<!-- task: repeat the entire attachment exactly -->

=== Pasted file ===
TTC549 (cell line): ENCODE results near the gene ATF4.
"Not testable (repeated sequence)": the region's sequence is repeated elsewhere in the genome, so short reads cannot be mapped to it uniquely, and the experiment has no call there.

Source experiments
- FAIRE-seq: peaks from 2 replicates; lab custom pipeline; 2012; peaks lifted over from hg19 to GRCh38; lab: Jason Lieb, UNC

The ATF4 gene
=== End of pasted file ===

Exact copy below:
TTC549 (cell line): ENCODE results near the gene ATF4.
"Not testable (repeated sequence)": the region's sequence is repeated elsewhere in the genome, so short reads cannot be mapped to it uniquely, and the experiment has no call there.

Source experiments
- FAIRE-seq: peaks from 2 replicates; lab custom pipeline; 2012; peaks lifted over from hg19 to GRCh38; lab: Jason Lieb, UNC

The ATF4 gene